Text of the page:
Advice from Amy: Managing Pandemic Paranoia

By Amy Dickinson | November 19th, 2021

Stress is its own risk to health


woman wearing mask at home Photo by Jpwallet Dreamstime. For article on pandemic paranoia Image

Advice columnist Amy Dickinson responds to a woman who has contracted “pandemic paranoia,” a powerfully strong risk aversion to COVID exposure. What does Amy advise?


Dear Amy:

Can you stand yet another letter about COVID–19?

My age and health status puts me in a higher risk group than others.

Because of the pandemic, I have avoided contact with people. I quit my part–time job because of concerns about COVID in the workplace. I no longer travel or have in–person visits with friends.

I no longer attend church services. I no longer eat out at restaurants. I no longer attend concerts or go to the movies.

I only shop for essentials and get in and out of the store as quickly as possible.

I am fully vaccinated, so why am I acting like this? Because we’re told that the fully vaccinated can still get very sick and die from this virus.

We’re told that anyone can be an asymptomatic carrier of this virus and transmit it to someone and possibly kill them. We’re told that variants of this virus could break through a vaccine.

I used to have a life, but now I live in fear.

Apparently, I’m not the only one, because mental health practitioners are all booked up for weeks.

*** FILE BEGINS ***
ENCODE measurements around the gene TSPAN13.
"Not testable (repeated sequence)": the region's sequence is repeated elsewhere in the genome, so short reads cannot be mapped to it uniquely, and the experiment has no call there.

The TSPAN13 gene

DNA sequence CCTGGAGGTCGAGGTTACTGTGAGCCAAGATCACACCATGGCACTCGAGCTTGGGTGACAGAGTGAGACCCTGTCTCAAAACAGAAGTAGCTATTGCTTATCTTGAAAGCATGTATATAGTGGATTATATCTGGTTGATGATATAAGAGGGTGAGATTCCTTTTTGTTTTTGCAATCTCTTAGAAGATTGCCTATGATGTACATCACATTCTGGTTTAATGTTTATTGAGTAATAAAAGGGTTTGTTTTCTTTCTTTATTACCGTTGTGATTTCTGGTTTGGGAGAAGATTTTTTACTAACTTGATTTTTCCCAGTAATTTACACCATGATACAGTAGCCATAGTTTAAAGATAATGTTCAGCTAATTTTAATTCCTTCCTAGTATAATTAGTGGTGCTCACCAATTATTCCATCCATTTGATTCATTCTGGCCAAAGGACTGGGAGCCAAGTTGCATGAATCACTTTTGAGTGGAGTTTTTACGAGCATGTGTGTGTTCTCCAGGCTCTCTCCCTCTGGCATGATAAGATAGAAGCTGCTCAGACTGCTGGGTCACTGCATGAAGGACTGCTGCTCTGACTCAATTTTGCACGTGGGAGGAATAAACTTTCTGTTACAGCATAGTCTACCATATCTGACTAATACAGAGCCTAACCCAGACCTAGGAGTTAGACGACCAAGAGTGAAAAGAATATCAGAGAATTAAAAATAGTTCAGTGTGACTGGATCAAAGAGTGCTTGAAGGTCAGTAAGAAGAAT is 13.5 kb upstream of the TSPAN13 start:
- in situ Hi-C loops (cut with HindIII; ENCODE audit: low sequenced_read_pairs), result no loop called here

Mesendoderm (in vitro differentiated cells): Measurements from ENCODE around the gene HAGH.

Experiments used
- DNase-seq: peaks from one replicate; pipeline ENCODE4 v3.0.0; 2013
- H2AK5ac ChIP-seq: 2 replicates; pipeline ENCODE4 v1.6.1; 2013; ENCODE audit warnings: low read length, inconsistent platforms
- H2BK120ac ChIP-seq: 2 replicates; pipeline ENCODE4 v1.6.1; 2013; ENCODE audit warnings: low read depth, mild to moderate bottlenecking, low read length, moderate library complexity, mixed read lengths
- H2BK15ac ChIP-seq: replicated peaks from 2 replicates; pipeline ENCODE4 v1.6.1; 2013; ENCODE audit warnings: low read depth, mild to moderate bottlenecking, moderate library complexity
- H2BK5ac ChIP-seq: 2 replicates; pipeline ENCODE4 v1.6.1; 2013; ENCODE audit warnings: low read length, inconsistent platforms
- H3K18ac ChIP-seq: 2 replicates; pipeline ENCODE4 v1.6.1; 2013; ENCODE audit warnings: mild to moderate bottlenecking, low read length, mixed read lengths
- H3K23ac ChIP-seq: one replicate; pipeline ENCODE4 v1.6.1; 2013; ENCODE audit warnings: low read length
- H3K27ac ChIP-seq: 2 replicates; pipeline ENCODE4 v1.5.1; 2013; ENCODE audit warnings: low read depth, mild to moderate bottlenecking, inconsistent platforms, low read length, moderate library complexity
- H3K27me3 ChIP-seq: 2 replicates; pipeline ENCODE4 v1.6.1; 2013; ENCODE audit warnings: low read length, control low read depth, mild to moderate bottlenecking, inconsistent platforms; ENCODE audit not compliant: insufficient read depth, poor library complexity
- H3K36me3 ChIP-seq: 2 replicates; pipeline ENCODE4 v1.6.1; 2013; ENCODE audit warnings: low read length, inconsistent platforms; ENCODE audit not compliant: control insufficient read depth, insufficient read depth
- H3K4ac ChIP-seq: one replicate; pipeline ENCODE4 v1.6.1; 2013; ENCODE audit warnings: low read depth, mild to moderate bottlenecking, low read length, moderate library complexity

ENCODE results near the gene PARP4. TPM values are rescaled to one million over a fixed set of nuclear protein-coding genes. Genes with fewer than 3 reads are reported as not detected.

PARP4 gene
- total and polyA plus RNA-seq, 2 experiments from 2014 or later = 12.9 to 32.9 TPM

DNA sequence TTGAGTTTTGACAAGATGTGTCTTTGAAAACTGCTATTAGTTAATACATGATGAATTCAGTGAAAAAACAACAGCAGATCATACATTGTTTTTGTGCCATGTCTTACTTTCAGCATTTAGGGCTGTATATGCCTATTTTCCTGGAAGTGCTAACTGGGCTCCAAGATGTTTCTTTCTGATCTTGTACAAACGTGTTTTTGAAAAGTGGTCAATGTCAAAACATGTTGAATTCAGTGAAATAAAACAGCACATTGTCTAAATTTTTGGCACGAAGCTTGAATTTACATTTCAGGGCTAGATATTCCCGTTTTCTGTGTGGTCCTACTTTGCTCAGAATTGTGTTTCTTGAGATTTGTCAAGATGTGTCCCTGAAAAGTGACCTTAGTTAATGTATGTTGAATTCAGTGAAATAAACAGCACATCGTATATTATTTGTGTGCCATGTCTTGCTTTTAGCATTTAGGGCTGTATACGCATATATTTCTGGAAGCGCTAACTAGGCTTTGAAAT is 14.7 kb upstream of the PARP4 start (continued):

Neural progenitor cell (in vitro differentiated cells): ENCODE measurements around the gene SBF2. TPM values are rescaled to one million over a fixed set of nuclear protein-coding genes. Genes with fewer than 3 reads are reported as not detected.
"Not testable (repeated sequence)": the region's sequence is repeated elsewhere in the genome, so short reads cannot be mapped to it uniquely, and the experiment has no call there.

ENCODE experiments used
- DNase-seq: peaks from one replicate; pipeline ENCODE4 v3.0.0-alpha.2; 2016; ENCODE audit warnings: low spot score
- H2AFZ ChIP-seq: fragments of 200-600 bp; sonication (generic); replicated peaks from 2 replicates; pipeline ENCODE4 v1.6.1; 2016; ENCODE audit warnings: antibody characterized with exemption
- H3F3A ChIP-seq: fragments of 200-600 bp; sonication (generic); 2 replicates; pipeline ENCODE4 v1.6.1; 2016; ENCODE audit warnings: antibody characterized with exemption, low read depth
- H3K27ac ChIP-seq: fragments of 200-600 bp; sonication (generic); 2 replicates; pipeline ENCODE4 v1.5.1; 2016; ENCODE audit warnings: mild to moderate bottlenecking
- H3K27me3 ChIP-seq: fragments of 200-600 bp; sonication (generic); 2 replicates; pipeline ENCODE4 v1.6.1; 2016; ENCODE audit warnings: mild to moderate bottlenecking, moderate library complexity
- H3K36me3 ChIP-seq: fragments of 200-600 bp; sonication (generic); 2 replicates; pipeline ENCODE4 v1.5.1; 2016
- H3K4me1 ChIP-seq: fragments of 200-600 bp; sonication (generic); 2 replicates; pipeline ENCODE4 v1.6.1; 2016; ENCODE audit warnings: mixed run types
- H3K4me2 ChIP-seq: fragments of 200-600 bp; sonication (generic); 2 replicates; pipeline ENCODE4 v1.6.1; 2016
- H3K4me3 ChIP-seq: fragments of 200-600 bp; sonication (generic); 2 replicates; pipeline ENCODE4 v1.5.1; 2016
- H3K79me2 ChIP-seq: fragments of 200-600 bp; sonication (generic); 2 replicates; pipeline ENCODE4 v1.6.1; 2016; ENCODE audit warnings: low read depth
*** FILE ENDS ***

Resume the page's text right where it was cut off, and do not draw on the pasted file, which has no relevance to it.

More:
In my opinion, the psychological damage inflicted by this pandemic (or perhaps by the media coverage of it) is being overlooked.

Your advice?

– Sick of it All

Dear Sick:

I think you should make a deliberate effort to take more control of your life and do your very best to tiptoe back out into the world – step by step.

Sign up with an online therapist if you can, and try an anti–anxiety meditation app.

Cognitive Behavioral Therapy involves techniques designed to rewire your mental and behavioral patterns. Basically, this is a form of exposure therapy where you very gradually, gently, and deliberately expose yourself to the experiences that trigger your anxiety. And anyone can try it.

You can safely meet with people (certainly masked and outside), and you should do your very best to get plenty of fresh air and gentle exercise, preferably with a partner. Take note of your body’s reaction to stress and do your best to deliberately turn off the negative tape playing in your head. Replace it with, “I can do this. I’m safe.”

Celebrate your small victories: “I took a little more time in the store today, and that felt good!”

Turn off the constant stream of COVID information and misinformation, and only check CDC.gov and your local health department for updates. Work on expanding your range, very gradually.

Life is full of risks. Some of these risks (driving a car, for instance) also involve risks to others. But you drive a car because you understand that the rewards of driving are far greater than the risks.

Staying trapped by your fears is not good for you. The stress of living in this heightened and frightened state is definitely not good for your health.


Want to get even more life tips from Amy? Read more of her advice columns here!


In the tradition of the great personal advice columnists, Chicago Tribune’s Amy Dickinson is a plainspoken straight shooter who relates to readers of all ages. She answers personal questions by addressing issues from both her head and her heart. A solid reporter, Dickinson researches her topics to provide readers with informed opinions and answers – from pandemic paranoia to DNA surprises. Ask Amy, P.O. Box 194, Freeville, NY 13068

© 2021 by Amy Dickinson

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